Wimbledon Grand Slam Photo Source: Wimbledon
Grand Slams & Player Endorsements
Now let’s look into the more lucrative side of tennis. When a player makes it big in tennis and cracks into the top 100, they will be playing ATP tournaments and Grand Slam tournaments on a regular basis which have a significantly larger prize money pool. The prize money pool for a Grand Slam is around $60-80 million which is leaps and bounds higher than an ITF tournament prize money pool. The first-round loser of a grand slam pockets about $100,000 as opposed to the $117 paycheck pocketed by a first round ITF tournament loser.
When a player makes it big and cracks into the top 10, prize money is no longer their only source of income. Players like Roger Federer, Naomi Osaka and many others receive lucrative sponsorship deals which are even more than their prize money. Highly ranked players have a lot of influence and attain celebrity status, thereby providing them with opportunities of earning income through numerous avenues. Roger Federer gets paid millions of dollars to attend exhibition matches and even gets paid 1 million dollars as appearance fees to play in an ATP 250 tournament. A player like Roger Federer almost has a net worth of 1 billion dollars, whereas many players ranked outside the top 200 can barely make ends meet, which emphasizes the huge income disparity in the sport of tennis.
Roger Federer wearing apparel from sponsor, Uniqlo. Photo Source: Tennis World USA
The distribution of income in tennis can be compared to that of a multinational corporation. For example, entry level employees at a company like Google may only earn around 50,000 USD a year whereas the CEO receives a salary of 2 million USD and over 300 million USD in equity. Tennis is similar to this – if you make it big into the sport and are good at what you do, the income opportunities are endless; however if you are stuck amongst the group of above average players or are just starting to play tournaments the monetary gain from tennis is almost nil. Can we fault the distribution of income in tennis? The answer to that is no, because it is based on the principle that if you make it big and are good at what you do the monetary gain knows no bounds which is how the real world works as well. If you are good at your field, you will make it big, however if you are average at what you do the monetary growth is fairly stagnant.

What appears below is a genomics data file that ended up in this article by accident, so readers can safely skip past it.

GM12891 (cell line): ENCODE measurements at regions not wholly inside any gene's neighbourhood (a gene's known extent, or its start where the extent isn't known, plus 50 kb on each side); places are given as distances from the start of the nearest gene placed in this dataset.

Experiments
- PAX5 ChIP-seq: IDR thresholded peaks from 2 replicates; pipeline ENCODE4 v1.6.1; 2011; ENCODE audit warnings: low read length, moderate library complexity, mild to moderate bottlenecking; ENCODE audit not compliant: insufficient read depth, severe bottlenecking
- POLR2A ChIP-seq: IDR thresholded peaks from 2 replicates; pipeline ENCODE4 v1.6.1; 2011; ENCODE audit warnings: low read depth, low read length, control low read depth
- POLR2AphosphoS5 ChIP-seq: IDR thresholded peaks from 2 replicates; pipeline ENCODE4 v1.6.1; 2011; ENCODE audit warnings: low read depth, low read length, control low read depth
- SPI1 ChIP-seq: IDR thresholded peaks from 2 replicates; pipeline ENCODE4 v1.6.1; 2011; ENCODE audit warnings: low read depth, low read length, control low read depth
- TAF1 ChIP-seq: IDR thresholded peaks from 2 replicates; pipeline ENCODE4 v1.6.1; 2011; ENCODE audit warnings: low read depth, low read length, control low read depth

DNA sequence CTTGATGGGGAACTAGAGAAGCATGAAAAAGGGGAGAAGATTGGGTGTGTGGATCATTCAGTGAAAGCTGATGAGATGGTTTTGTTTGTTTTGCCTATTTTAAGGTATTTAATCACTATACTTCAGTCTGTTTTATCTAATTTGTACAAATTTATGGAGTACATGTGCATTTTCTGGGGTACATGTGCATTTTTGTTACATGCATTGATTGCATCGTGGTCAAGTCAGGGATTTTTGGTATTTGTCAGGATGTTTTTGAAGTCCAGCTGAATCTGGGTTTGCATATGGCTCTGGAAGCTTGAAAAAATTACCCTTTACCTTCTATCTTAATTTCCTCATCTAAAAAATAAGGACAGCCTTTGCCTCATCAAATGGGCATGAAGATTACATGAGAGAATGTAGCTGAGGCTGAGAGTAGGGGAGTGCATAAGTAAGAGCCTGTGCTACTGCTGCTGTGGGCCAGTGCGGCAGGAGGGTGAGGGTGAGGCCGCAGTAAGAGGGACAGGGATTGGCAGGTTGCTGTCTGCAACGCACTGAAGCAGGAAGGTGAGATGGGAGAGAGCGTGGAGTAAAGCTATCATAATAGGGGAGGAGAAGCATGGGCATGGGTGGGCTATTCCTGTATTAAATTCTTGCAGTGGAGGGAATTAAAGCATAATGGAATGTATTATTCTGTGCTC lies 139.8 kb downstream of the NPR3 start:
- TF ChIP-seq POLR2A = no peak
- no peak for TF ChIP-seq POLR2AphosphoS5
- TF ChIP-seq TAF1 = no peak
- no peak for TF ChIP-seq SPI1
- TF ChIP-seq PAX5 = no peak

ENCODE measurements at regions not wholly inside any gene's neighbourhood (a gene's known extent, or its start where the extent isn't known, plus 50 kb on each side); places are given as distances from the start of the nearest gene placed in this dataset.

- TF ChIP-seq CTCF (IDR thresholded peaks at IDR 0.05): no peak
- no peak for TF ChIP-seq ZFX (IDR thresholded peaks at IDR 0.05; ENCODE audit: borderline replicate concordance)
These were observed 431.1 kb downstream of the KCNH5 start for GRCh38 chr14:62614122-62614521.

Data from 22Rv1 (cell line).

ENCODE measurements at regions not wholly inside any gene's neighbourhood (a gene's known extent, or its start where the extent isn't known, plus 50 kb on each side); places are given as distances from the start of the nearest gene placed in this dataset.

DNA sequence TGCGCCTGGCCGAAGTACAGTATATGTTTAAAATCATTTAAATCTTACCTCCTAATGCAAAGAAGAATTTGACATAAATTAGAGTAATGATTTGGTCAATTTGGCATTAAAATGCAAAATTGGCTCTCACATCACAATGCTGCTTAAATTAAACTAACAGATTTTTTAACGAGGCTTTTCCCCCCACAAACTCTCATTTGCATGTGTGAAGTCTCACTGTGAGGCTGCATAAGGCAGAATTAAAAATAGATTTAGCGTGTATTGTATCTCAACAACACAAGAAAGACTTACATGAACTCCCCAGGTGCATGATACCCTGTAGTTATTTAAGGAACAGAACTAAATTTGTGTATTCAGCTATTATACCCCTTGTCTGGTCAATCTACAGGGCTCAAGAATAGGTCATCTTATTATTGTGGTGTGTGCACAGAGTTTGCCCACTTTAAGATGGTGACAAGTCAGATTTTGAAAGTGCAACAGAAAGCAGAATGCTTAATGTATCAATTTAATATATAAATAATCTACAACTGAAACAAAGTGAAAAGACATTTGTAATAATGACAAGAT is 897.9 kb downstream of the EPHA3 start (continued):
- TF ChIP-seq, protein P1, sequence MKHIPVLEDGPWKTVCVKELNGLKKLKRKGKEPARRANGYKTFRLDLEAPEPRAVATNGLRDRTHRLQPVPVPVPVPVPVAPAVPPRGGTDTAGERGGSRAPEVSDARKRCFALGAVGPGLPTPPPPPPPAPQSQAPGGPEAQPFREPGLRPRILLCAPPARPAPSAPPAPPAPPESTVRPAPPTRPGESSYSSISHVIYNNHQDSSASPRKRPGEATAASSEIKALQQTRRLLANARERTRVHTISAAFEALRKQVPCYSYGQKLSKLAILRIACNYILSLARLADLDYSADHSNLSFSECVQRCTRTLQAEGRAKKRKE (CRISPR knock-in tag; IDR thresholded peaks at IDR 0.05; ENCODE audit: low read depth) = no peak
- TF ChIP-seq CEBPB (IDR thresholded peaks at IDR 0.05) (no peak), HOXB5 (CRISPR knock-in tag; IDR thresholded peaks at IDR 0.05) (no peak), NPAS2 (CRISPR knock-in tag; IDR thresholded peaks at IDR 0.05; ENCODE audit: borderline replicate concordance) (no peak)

To put everything into perspective, the road to becoming a tennis player is not easy and requires a lot of sacrifice, hustle and hard work. Top players that we see today like Federer and Djokovic had their share of financial struggles early on in their career until they made it big. The fact that they have made it so big and have stayed at the top for so many years makes them deserving of every single dollar they receive as a lot of hard work has gone into the position they are in right now.